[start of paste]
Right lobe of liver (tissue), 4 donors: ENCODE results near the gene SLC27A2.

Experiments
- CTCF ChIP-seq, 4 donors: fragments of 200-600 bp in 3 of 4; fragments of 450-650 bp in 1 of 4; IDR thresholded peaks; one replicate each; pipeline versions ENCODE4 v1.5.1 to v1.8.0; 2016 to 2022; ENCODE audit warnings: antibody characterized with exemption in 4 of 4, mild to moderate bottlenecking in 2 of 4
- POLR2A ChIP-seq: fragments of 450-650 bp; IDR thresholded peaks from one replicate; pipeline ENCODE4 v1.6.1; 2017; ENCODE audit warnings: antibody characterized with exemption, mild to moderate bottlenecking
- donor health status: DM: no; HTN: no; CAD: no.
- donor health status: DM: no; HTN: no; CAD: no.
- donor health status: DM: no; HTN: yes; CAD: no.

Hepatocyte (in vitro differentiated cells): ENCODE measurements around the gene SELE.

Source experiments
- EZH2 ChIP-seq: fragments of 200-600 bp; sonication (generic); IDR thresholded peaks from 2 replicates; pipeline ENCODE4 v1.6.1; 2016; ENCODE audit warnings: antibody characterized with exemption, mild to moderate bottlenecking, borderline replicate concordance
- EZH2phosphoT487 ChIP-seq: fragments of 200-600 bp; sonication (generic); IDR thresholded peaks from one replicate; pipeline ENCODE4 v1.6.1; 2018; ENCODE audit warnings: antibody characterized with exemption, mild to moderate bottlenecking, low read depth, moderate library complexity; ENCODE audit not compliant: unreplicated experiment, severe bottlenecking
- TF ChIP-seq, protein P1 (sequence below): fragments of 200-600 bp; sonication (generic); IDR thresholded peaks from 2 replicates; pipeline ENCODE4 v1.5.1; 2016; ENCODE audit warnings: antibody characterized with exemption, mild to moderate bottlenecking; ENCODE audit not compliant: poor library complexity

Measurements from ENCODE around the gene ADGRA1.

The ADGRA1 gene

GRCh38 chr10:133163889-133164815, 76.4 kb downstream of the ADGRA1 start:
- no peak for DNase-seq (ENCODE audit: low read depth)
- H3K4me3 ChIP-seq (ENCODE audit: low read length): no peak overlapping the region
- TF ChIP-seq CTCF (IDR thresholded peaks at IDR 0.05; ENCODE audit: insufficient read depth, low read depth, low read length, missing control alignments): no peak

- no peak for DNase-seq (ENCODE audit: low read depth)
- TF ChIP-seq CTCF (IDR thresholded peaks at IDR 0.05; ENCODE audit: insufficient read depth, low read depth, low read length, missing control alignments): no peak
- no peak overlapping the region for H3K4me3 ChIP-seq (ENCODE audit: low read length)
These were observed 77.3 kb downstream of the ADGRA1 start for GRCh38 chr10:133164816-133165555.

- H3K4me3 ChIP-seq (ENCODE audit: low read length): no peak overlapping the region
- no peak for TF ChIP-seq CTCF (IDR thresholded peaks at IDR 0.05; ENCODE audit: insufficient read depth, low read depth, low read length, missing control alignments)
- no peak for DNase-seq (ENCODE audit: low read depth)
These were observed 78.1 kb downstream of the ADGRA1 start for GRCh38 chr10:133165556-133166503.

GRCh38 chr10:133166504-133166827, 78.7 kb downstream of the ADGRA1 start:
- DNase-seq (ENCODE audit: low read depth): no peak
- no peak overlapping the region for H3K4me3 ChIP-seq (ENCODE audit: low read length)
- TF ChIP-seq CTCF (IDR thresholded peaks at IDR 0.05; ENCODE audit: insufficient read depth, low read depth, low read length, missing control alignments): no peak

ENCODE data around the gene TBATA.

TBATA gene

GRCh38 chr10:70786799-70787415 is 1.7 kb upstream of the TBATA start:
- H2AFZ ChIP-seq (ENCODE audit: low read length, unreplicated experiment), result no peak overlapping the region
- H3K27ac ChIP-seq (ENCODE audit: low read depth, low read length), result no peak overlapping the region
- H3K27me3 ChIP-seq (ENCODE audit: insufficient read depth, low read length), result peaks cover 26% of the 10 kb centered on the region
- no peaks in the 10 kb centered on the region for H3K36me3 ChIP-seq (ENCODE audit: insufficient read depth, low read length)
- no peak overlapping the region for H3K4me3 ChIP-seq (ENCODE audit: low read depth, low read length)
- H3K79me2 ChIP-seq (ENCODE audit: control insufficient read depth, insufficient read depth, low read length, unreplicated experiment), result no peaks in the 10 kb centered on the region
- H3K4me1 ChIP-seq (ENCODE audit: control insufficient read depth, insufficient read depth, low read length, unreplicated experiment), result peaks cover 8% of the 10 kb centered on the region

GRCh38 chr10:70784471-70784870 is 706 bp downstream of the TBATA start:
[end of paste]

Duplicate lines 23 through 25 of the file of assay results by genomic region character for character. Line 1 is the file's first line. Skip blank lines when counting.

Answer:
- H3K4me3 ChIP-seq (ENCODE audit: low read length): no peak overlapping the region
- no peak for TF ChIP-seq CTCF (IDR thresholded peaks at IDR 0.05; ENCODE audit: insufficient read depth, low read depth, low read length, missing control alignments)
- no peak for DNase-seq (ENCODE audit: low read depth)